\displaystyle\frac{\displaystyle\sum_{i=1}^n (x_i - \overline x)(y_i + 2)}{\displaystyle\sum_{i=1}^n (x_i - \overline x)^2}

In other words, this is yet another formula for w_1^*.

We’ll show the equivalence to the middle formula above. Since the denominators are the same, we just need to show \begin{align*} \displaystyle\sum_{i=1}^n (x_i - \overline x)(y_i + 2) &= \displaystyle\sum_{i=1}^n (x_i - \overline x)y_i.\\ \displaystyle\sum_{i=1}^n (x_i - \overline x)(y_i + 2) &= \displaystyle\sum_{i=1}^n (x_i - \overline x)y_i + \displaystyle\sum_{i=1}^n (x_i - \overline x)\cdot2 \\ &= \displaystyle\sum_{i=1}^n (x_i - \overline x)y_i + 2\cdot\displaystyle\sum_{i=1}^n (x_i - \overline x) \\ &= \displaystyle\sum_{i=1}^n (x_i - \overline x)y_i + 2\cdot0 \\ &= \displaystyle\sum_{i=1}^n (x_i - \overline x)y_i\\ \end{align*}

This proof uses a fact we’ve already seen, that \displaystyle\sum_{i=1}^n (x_i - \overline x) = 0. It is not necesary to re-prove this fact when answering this question.

*Source: Winter 2022 Midterm
1, Problem 3*

Suppose you have a dataset \{(x_1, y_1), (x_2,y_2), \dots, (x_8, y_8)\} with n=8 ordered pairs such that the variance of \{x_1, x_2, \dots, x_8\} is 50. Let m be the slope of the regression line fit to this data.

Suppose now we fit a regression line to the dataset \{(x_1, y_2), (x_2,y_1), \dots, (x_8, y_8)\} where the first two y-values have been swapped. Let m' be the slope of this new regression line.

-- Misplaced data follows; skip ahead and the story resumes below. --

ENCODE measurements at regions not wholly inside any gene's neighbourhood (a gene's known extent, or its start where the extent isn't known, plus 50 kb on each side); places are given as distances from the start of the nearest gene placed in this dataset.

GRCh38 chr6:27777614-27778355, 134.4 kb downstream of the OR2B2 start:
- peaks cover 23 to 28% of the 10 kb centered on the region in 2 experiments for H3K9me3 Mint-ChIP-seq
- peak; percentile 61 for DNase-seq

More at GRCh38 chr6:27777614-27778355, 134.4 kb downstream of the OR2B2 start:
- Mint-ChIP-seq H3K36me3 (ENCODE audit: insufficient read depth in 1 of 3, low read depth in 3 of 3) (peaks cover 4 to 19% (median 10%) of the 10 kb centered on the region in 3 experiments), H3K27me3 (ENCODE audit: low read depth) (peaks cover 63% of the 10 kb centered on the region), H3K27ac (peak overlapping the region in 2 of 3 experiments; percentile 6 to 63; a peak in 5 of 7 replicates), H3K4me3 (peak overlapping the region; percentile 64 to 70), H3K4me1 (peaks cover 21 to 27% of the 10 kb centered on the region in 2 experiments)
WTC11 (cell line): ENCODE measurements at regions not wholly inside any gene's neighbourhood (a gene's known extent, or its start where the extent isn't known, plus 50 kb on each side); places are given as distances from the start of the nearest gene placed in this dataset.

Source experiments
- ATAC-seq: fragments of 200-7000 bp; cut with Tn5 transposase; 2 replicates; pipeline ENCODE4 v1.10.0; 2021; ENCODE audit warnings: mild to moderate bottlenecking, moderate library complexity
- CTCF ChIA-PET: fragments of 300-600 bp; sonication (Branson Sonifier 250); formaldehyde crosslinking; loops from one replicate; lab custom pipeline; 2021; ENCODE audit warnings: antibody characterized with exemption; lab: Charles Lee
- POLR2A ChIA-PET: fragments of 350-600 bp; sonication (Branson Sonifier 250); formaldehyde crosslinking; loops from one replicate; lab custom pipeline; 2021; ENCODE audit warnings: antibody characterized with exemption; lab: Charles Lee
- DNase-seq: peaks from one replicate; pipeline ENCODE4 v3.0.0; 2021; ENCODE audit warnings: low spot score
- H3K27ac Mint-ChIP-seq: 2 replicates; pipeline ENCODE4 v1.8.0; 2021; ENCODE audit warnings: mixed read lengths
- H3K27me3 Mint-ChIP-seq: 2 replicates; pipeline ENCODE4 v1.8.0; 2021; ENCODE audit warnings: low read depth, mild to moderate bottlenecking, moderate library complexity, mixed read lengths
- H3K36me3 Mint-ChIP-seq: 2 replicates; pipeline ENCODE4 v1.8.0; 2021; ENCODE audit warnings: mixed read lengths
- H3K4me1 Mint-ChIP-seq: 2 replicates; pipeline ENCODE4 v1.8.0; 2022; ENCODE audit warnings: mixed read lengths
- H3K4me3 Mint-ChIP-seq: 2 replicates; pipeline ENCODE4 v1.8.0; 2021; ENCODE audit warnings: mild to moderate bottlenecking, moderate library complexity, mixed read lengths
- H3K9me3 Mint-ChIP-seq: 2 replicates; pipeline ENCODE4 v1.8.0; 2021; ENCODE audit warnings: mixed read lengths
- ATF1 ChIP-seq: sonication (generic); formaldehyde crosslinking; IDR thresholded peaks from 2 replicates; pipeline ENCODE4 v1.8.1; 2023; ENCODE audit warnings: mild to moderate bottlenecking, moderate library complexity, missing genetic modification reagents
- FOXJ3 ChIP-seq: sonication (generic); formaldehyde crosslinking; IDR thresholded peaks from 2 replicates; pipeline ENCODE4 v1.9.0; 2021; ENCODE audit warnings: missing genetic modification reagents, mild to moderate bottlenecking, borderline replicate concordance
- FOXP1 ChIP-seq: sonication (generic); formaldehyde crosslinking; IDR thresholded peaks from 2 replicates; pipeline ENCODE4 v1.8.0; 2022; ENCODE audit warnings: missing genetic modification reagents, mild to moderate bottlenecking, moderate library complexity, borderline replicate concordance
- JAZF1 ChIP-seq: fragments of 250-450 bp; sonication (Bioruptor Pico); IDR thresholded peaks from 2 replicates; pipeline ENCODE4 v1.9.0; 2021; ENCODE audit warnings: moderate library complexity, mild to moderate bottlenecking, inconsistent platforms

If x_1 = 3, y_1 =7, x_2=8, and y_2=2, what is the difference between the new slope and the old slope? That is, what is m' - m? The answer you get should be a number with no variables.

**Hint:** There are many equivalent formulas for the
slope of the regression line. We recommend using the version of the
formula without \overline{y}.

m' - m = \dfrac{1}{16}

Using the formula for the slope of the regression line, we have: \begin{aligned} m &= \frac{\sum_{i=1}^n (x_i - \overline x)y_i}{\sum_{i=1}^n (x_i - \overline x)^2}\\ &= \frac{\sum_{i=1}^n (x_i - \overline x)y_i}{n\cdot \sigma_x^2}\\ &= \frac{(3-\bar{x})\cdot 7 + (8 - \bar{x})\cdot 2 + \sum_{i=3}^n (x_i - \overline x)y_i}{8\cdot 50}. \\ \end{aligned}

Note that by switching the first two y-values, the terms in the sum from i=3 to n, the number of data points n, and the variance of the x-values are all unchanged.

So the slope becomes:

\begin{aligned} m' &= \frac{(3-\bar{x})\cdot 2 + (8 - \bar{x})\cdot 7 + \sum_{i=3}^n (x_i - \overline x)y_i}{8\cdot 50} \\ \end{aligned}

and the difference between these slopes is given by:

\begin{aligned} m'-m &= \frac{(3-\bar{x})\cdot 2 + (8 - \bar{x})\cdot 7 - ((3-\bar{x})\cdot 7 + (8 - \bar{x})\cdot 2)}{8\cdot 50}\\ &= \frac{(3-\bar{x})\cdot 2 + (8 - \bar{x})\cdot 7 - (3-\bar{x})\cdot 7 - (8 - \bar{x})\cdot 2}{8\cdot 50}\\ &= \frac{(3-\bar{x})\cdot (-5) + (8 - \bar{x})\cdot 5}{8\cdot 50}\\ &= \frac{ -15+5\bar{x} + 40 -5\bar{x}}{8\cdot 50}\\ &= \frac{ 25}{8\cdot 50}\\ &= \frac{ 1}{16} \end{aligned}

*Source: Winter 2024 Final
Part 1, Problem 4*